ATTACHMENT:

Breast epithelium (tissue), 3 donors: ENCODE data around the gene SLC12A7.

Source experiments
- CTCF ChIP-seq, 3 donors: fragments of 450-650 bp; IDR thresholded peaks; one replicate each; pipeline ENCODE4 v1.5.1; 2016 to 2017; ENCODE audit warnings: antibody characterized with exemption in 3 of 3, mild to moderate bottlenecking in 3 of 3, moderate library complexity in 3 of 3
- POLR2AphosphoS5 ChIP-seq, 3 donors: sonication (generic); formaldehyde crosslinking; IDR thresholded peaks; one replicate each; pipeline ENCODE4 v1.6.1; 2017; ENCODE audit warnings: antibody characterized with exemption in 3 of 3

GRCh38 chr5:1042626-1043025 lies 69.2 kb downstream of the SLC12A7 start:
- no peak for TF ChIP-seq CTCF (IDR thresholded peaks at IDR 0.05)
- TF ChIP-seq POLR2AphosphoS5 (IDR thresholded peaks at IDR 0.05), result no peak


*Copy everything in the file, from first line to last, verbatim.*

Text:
Breast epithelium (tissue), 3 donors: ENCODE data around the gene SLC12A7.

Source experiments
- CTCF ChIP-seq, 3 donors: fragments of 450-650 bp; IDR thresholded peaks; one replicate each; pipeline ENCODE4 v1.5.1; 2016 to 2017; ENCODE audit warnings: antibody characterized with exemption in 3 of 3, mild to moderate bottlenecking in 3 of 3, moderate library complexity in 3 of 3
- POLR2AphosphoS5 ChIP-seq, 3 donors: sonication (generic); formaldehyde crosslinking; IDR thresholded peaks; one replicate each; pipeline ENCODE4 v1.6.1; 2017; ENCODE audit warnings: antibody characterized with exemption in 3 of 3

GRCh38 chr5:1042626-1043025 lies 69.2 kb downstream of the SLC12A7 start:
- no peak for TF ChIP-seq CTCF (IDR thresholded peaks at IDR 0.05)
- TF ChIP-seq POLR2AphosphoS5 (IDR thresholded peaks at IDR 0.05), result no peak